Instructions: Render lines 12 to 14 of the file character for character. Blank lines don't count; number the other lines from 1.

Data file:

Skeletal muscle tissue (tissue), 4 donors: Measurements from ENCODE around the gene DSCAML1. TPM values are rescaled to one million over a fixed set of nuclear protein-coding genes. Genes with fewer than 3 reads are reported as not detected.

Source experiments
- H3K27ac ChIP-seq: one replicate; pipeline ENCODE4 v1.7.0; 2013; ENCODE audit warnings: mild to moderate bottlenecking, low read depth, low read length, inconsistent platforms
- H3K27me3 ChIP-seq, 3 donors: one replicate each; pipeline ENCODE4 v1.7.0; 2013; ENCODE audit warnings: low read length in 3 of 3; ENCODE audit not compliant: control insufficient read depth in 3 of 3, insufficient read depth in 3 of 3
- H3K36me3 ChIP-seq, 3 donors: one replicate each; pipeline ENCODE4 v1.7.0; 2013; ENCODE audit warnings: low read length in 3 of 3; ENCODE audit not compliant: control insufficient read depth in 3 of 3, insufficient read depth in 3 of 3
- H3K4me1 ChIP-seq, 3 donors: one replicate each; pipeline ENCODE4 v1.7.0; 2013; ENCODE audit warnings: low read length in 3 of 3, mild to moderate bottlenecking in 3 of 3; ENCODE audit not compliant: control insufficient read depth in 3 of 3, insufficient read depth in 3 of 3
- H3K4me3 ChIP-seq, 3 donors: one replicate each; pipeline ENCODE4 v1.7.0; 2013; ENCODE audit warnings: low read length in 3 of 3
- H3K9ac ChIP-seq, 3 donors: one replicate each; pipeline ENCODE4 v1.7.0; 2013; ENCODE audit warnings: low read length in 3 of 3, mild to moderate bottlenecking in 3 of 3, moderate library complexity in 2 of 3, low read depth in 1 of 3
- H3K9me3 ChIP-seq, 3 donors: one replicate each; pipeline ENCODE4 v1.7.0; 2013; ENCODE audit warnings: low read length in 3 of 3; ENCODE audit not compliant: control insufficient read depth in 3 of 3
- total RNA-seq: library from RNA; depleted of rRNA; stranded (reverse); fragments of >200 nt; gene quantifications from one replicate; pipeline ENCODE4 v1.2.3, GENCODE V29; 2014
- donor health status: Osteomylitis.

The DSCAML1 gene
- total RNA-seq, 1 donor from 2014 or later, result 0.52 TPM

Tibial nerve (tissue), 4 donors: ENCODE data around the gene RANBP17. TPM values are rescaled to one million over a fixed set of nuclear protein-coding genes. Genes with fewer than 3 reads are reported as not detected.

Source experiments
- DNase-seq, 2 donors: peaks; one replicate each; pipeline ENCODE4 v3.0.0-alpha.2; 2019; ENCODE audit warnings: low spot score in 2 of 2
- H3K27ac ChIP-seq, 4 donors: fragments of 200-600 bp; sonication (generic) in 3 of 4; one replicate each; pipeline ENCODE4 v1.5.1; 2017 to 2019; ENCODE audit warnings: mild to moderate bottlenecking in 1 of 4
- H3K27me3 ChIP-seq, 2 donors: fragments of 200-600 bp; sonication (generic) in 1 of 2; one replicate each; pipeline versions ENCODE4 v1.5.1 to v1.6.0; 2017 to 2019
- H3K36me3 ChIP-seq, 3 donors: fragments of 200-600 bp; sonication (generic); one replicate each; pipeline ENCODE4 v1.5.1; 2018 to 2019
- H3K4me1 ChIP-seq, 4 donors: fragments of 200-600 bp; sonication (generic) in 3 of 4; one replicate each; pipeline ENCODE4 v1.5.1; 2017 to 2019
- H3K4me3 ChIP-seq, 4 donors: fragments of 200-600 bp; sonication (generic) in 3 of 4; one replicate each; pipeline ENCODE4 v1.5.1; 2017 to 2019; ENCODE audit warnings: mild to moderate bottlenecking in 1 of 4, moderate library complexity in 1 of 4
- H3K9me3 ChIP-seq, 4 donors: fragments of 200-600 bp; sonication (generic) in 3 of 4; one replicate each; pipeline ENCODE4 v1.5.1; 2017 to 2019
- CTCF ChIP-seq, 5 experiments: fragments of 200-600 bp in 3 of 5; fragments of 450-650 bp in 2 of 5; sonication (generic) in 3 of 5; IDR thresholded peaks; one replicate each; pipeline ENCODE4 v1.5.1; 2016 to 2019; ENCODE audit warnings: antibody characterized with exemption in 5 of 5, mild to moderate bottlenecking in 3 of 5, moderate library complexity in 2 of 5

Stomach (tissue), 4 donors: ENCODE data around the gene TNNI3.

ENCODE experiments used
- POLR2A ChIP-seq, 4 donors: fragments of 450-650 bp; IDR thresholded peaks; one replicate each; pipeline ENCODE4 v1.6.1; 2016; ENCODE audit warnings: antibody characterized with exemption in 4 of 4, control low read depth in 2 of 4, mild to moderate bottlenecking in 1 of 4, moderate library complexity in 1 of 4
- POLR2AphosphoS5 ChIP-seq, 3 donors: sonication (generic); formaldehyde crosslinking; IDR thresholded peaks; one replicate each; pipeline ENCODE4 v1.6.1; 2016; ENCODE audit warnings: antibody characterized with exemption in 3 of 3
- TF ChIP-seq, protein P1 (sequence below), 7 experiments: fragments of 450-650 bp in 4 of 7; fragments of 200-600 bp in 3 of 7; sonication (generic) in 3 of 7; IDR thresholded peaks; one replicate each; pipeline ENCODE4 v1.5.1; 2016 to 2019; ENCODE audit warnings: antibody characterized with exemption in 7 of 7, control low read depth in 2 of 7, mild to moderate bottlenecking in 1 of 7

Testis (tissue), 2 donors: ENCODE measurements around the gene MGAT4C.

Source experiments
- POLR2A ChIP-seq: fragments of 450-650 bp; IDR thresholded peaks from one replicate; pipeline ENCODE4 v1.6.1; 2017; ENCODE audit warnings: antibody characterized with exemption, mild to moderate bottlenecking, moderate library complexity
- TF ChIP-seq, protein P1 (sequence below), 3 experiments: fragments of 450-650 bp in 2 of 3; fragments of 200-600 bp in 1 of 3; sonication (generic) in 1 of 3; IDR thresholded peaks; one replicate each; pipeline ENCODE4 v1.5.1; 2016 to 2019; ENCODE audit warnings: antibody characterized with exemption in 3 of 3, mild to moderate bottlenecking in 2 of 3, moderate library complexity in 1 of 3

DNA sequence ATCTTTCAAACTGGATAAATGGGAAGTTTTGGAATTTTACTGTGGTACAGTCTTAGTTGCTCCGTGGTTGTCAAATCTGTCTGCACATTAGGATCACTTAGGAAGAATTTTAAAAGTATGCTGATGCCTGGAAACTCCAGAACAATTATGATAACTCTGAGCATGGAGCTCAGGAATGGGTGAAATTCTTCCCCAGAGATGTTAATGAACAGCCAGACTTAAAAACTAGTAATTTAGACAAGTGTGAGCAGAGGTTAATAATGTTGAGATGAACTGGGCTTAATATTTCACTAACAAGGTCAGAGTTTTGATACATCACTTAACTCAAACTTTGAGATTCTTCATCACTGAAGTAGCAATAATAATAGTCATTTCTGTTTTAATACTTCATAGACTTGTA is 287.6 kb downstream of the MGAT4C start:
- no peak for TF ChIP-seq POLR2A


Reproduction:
The DSCAML1 gene
- total RNA-seq, 1 donor from 2014 or later, result 0.52 TPM

Tibial nerve (tissue), 4 donors: ENCODE data around the gene RANBP17. TPM values are rescaled to one million over a fixed set of nuclear protein-coding genes. Genes with fewer than 3 reads are reported as not detected.